How To Homeschool An ADHD Kid



Conventional schooling, at first glance, seems to be a bad idea for a child struggling with ADHD – long periods in class; no time allotted to “let loose;” homework that doesn’t accommodate to the child’s learning style; a few break times; long hours of just sitting down; and without much reprieves. Most of the time, that first glance would be correct. “Some parents augment their teaching with online learning; others work collaboratively with other parents and community groups to create educational, social, and extracurricular activities for their kids,” said Dona Matthews Ph.D. The question that beleaguers the parents the most, in regards to homeschooling, is “How do I cater to my ADHD child or children while providing the quality of an actual school?”

Without further ado, let’s break down the eight steps to effectively teach kids with ADHD at home.

Incorporate Your Child’s Interests. 

It may be a cliché piece of advice seen almost every other post relating to homeschooling, but this still holds. Knowing is half the battle, as one movie would quote. Knowing what his interests are is the first crucial step to a harmonious teaching relationship. “By becoming aware of my feelings and expectations for my child, I was able to understand and question my belief system about what it means to be a good parent and what I really wanted for my child,”Dan Peters Ph.D.

Keep It Short.

Short lessons, in 10-15 minute periods, will help capture the child’s attention more than a typical class session of say, 45 minutes to an hour. The child will find the long lesson boring – we all know that. Always remember the KISS code: Keep It Short and Simple, especially if you’re working with an ADHD child at home.

Incorporate Motion And Practical Lessons.

Now that your child is free from the textbook-reliant educational system to maximize the advantage you present. Remember, children best learn from example. If you “show,” they will learn. So, express lessons in action, and he will “get” it.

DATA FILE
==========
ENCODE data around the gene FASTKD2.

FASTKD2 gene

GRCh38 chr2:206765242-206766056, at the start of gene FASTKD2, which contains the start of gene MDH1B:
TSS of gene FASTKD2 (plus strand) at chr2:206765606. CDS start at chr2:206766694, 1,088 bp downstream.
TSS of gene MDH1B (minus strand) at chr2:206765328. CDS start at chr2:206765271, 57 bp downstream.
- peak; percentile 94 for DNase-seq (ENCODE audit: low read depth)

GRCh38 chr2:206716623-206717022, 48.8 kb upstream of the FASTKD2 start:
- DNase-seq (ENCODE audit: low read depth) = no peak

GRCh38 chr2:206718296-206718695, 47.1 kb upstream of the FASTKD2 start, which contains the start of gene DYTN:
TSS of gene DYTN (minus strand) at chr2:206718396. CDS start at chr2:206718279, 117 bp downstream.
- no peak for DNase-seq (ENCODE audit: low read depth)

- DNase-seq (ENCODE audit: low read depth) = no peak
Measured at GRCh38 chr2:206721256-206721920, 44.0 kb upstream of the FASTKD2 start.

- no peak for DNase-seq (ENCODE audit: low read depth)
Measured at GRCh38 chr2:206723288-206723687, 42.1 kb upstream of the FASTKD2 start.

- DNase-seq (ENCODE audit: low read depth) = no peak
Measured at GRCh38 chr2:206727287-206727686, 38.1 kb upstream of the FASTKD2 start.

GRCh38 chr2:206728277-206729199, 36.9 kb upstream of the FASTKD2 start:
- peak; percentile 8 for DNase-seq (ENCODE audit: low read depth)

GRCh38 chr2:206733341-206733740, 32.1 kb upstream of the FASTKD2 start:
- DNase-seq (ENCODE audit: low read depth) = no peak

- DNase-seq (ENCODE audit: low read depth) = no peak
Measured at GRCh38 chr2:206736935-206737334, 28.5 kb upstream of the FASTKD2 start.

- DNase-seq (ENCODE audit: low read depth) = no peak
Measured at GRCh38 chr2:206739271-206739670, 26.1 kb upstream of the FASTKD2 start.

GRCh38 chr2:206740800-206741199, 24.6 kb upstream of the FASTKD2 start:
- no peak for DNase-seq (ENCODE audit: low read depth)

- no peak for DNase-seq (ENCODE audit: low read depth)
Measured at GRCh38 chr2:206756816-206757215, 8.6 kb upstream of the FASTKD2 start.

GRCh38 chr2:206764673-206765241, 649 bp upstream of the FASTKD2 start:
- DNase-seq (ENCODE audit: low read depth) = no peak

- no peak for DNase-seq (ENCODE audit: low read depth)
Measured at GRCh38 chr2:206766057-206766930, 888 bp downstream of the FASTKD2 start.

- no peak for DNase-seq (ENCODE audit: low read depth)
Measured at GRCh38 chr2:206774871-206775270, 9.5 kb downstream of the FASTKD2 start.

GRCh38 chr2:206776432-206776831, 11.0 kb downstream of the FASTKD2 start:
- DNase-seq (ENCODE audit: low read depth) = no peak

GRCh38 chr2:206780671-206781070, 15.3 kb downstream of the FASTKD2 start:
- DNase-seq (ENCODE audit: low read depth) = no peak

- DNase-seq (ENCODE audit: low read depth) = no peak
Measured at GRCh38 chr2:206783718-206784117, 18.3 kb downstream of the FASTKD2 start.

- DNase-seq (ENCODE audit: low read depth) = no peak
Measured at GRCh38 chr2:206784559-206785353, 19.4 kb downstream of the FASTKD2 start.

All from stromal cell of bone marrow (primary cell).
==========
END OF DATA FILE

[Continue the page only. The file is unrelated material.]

Follow The Cues.

Watch for potential warning signs. Frustration over the simplest of things may present a problem, which can lead to a meltdown left unchecked, which is not helpful for the process.

Let Them Fidget.

And only if it helps. Another advantage over a traditional school is that you can allow them to do something with their hands if it helps them relax and listen better. Of course, you would have to watch out if he is too engrossed to listen to you.

Give Them A Break.

On two, or three, depending on the situation on hand, you need to give your child a break. Another advantage over a traditional school is that you don’t need to follow a schedule, and may give your child breaks as long, or short, and as many as needed. And for sure, you will need this break too.

Have A Flexible Structure. 

Have a general schedule and order of everything you will teach, but adaptable enough to cater to the child’s needs. The last thing you’d want is a cranky child who was forced to wake up for an early class.

Let The Child Unschool.



Once you feel you’re comfortable with letting the child go on his own, do not hesitate to do so. This may be just the solution for a curious, energetic, and fast-paced child, who loves learning things on his own. According to psychologist Peter Gray, Ph.D, “The children’s behavior, moods, and learning generally improved when they stopped conventional schooling, not because their ADHD characteristics vanished but because they were now in a situation where they could learn to deal with those characteristics.”

In conclusion, there is no one perfect way to deal with ADHD, but these tips may come in handy and may answer any questions you may have had. Never lose focus on the objective of why are you doing this.